Update: Getting the €49 ticket may require a Schufa-check?
This is a weird one. Like the €9 ticket last summer, the €49 ticket is meant to be a cheap, affordable way of providing access to public transport. But now it turns out there might be a credit check (known as the Schufa) when purchasing the ticket. That means that people with a low Schufa score (that’s right, the people who are most likely to need the more affordable ticket option) could have their payments automatically fail.
The problem comes because of the payment service provider Logpay. When they begin a new direct debit, they usually check the credit rating with Schufa check to ensure, you’ll always have the €49 in your account for the monthly direct debit. So could we really see a system whereby people in debt can’t get the €49 ticket? It would seem very backwards but – since Süddeutsche Zeitung first raised the issue – providers have reportedly started looking at other solutions to the problem.
What is the Deutschlandticket?
Since Monday 20th February, the BVG has made their new €49 monthly ticket, also known as the Deutschlandticket available for pre-oder. It will function as a replacement of the hugely popular €29 ticket, which had over 1 million subscribers. The key change here (other than the price increase) is that the €49 ticket gives you access to all public transports throughout Germany (excluding the high-speed ICE trains).
How do I get it?
Like its €29 predecessor, the €49 ticket is technically a monthly subscription, so it’s not a once-off ticket that you can just buy from a BVG ticket machine for a single month’s use. Instead, you need to sign up for the subscription here on the BVG website, or in-person at a BVG customer centre. You can the then choose between a plastic BVG transport card, or a digital ticket on the BVG phone app.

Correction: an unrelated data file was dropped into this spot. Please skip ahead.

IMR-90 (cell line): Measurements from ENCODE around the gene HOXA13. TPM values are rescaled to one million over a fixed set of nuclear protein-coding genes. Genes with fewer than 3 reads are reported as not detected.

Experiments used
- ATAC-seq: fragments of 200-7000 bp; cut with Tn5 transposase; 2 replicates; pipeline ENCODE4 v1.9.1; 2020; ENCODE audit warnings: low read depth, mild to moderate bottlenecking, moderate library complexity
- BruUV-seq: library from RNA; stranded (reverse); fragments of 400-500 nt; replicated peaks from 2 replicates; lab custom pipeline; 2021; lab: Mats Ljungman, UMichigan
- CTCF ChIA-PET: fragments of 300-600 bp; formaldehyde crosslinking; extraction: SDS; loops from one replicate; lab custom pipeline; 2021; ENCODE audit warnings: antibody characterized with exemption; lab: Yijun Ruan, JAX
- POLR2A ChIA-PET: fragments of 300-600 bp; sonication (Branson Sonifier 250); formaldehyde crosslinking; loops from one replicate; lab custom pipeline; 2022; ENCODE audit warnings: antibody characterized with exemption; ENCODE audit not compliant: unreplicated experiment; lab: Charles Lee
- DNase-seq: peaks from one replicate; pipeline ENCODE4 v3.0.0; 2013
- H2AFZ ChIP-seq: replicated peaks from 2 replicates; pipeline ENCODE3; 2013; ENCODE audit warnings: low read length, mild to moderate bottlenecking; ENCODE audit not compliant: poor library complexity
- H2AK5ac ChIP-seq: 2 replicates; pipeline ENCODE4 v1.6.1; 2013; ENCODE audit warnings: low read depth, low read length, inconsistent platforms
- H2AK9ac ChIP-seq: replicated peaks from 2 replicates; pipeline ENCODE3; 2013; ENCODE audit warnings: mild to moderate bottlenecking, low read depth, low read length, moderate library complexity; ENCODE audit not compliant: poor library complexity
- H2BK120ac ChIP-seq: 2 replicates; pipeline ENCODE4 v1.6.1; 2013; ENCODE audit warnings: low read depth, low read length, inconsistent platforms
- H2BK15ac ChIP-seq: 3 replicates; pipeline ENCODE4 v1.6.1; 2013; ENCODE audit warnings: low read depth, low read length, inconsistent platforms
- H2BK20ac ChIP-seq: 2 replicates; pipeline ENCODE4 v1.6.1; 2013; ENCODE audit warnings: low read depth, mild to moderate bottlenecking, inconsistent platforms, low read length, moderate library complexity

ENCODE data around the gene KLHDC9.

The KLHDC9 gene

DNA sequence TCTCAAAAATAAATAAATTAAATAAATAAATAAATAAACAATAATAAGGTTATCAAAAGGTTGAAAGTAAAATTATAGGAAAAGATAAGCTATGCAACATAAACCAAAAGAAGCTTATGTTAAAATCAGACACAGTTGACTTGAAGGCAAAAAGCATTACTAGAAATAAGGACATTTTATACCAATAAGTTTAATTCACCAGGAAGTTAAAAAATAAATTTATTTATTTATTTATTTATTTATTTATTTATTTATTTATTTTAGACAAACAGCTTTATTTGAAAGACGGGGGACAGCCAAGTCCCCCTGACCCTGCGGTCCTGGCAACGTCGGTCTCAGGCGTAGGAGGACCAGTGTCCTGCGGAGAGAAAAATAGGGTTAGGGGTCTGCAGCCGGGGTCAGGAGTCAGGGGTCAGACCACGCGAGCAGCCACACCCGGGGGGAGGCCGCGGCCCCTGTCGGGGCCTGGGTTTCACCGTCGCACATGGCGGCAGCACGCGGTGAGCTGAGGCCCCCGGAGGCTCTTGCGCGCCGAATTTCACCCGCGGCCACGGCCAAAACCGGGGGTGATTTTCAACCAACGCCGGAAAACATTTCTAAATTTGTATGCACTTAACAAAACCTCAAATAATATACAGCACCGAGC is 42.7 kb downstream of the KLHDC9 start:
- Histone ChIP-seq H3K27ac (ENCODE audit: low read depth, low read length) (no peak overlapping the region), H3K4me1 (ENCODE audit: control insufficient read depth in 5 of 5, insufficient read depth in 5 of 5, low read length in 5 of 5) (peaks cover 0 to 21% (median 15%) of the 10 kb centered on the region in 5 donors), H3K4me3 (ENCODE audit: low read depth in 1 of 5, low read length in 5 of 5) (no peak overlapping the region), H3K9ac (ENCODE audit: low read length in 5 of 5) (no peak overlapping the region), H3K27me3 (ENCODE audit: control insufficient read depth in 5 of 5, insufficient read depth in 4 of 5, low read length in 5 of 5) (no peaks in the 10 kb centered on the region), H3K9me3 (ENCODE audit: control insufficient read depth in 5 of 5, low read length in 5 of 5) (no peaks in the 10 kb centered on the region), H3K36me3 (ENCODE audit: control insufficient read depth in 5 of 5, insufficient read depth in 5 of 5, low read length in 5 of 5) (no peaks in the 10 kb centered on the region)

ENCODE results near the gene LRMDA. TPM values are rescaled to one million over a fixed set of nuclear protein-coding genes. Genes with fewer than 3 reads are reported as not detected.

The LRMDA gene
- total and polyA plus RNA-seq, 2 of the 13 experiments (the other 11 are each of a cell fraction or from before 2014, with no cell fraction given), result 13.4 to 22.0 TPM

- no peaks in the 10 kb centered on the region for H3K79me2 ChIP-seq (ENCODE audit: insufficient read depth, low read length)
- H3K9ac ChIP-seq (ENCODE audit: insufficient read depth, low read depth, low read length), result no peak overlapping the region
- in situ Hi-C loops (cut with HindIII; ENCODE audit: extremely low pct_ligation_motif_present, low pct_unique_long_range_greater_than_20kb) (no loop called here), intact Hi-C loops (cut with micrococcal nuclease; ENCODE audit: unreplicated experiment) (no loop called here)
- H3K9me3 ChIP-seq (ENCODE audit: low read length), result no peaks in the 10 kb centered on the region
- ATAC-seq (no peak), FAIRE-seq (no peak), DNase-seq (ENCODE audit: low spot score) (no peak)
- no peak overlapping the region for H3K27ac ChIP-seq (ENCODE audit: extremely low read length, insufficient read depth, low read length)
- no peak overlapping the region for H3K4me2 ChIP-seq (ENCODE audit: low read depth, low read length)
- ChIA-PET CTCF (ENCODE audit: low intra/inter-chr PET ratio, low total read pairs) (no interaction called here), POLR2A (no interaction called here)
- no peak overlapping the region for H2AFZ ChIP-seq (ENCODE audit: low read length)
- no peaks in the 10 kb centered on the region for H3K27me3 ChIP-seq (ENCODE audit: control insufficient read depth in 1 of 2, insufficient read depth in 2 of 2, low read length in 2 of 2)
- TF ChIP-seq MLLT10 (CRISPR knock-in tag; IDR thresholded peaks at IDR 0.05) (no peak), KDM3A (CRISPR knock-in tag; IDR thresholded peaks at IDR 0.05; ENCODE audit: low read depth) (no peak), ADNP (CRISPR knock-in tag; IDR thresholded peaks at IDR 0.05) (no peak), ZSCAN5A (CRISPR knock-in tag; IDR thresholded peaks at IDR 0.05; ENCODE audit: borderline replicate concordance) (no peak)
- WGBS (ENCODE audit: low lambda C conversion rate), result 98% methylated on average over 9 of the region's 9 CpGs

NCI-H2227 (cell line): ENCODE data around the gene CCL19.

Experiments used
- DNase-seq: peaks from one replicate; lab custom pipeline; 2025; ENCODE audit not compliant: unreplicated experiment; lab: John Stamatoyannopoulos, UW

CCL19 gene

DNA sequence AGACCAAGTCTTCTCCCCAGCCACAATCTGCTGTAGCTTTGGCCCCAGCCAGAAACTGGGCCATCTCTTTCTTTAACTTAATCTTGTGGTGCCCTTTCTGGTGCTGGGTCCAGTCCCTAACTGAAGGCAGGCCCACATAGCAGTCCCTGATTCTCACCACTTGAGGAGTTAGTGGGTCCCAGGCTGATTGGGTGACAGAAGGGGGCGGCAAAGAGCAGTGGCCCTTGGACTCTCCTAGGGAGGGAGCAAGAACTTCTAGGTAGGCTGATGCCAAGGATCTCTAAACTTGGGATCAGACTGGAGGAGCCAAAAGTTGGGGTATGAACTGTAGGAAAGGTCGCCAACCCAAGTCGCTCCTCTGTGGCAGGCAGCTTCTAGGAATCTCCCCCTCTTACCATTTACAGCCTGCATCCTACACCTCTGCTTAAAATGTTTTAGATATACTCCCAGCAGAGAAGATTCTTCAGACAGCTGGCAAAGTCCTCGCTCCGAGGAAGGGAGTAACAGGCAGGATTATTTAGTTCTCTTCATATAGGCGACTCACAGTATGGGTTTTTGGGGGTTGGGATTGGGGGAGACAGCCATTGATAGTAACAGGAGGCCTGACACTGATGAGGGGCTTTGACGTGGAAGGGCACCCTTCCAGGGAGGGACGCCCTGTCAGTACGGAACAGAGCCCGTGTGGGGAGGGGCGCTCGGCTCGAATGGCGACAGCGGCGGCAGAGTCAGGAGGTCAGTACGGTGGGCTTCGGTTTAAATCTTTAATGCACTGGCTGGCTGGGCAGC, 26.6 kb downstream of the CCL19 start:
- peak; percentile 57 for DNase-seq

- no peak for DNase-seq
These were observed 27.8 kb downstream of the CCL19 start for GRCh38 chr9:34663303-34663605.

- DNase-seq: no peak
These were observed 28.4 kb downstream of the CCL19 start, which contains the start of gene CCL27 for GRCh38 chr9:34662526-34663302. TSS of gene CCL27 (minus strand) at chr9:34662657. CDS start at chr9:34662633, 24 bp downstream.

What should I do if I already have the €29 ticket?
Well, it depends… as here the BVG are being a bit tricky.
What we thought would happen is simply that your €29 would automatically become the €49 ticket. It would cost a bit more, but be valid nationwide – not a terrible deal. But this is not in fact the case.
Rather, if you do nothing at all, you’ll be automatically moved on to the “VBB-Umweltkarte” which costs €66.90 per month and is only valid for the AB zone in Berlin, which seems like…. a lesser deal?
However, the BVG should send you an email explaining all this and it is a relatively painless changeover process. If you’ve not got that email yet: here’s the link. You click something like “Abo-wechseln“, log in to your account, and select that you want to join the €49 Deutschlandsticket from it’s start date of May 1st. But again beware: you’ve got to make this change before April 10, 2023.
Once you’ve made the change, you can even select to have a digital ticket, which makes all those complicated and late arriving physical €29 tickets seem like a bit of a waste.
When should I get it?
You can pre-order your €49 Deutschlandticket ticket now, but it will only be valid for use from the beginning of May.
If you don’t manage to pre-order it before May 1st, here’s some important info to remember: You’ll need to have bought your subscription before the 20th of the month in order for it to be valid for the next month. That means that if you want to use your €49 ticket from the start of May, you need to purchase it before the 20th of April. If you buy your ticket after the 20th of the month, your ticket will unfortunately only be valid for the following month (in this case June).
What if I’m subscribed to the €29 ticket, but don’t want the €49 Deutschlandticket?
If you’ve already got a €29 ticket subscription, but don’t feel like forking out €49 for nationwide travel, you just need to cancel your current subscription.
Again, you can just head to this page and get pretty straightforward instructions on how to do this, but it’s pretty much as follows: Once you log in, there you should see two separate subscriptions. You can then just click on “Abo kündigen” and decide which you want to cancel, and from when.